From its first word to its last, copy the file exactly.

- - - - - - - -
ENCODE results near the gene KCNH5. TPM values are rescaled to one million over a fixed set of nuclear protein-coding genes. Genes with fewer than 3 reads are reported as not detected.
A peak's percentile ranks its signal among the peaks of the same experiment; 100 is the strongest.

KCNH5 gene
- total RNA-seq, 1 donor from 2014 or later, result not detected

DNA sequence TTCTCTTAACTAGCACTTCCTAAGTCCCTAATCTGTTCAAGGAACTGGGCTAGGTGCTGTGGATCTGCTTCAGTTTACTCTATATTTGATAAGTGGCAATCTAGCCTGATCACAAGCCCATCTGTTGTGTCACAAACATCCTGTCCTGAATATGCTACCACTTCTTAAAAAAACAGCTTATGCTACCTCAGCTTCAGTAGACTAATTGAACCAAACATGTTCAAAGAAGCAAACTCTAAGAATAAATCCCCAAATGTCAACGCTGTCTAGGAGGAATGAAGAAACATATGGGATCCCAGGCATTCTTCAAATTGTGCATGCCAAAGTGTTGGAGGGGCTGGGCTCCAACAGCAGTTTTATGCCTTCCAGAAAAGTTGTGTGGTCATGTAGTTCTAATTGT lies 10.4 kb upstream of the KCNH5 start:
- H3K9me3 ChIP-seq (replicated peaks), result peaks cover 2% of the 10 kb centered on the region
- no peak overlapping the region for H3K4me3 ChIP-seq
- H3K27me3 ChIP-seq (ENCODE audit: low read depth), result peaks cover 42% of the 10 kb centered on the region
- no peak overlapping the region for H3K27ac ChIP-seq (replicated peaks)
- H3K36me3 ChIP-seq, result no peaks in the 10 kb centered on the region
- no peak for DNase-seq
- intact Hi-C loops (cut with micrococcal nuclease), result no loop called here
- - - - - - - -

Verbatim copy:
ENCODE results near the gene KCNH5. TPM values are rescaled to one million over a fixed set of nuclear protein-coding genes. Genes with fewer than 3 reads are reported as not detected.
A peak's percentile ranks its signal among the peaks of the same experiment; 100 is the strongest.

KCNH5 gene
- total RNA-seq, 1 donor from 2014 or later, result not detected

DNA sequence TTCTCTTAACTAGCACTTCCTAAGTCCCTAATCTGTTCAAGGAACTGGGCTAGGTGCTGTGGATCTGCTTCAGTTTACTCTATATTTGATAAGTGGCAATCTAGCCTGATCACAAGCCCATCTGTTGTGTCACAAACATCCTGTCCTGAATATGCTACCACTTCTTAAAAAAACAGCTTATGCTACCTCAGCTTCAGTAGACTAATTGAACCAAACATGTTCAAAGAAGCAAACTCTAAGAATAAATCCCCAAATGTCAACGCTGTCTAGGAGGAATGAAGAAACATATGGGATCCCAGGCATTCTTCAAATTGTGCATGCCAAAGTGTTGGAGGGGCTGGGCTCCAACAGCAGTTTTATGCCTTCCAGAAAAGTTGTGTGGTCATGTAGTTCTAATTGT lies 10.4 kb upstream of the KCNH5 start:
- H3K9me3 ChIP-seq (replicated peaks), result peaks cover 2% of the 10 kb centered on the region
- no peak overlapping the region for H3K4me3 ChIP-seq
- H3K27me3 ChIP-seq (ENCODE audit: low read depth), result peaks cover 42% of the 10 kb centered on the region
- no peak overlapping the region for H3K27ac ChIP-seq (replicated peaks)
- H3K36me3 ChIP-seq, result no peaks in the 10 kb centered on the region
- no peak for DNase-seq
- intact Hi-C loops (cut with micrococcal nuclease), result no loop called here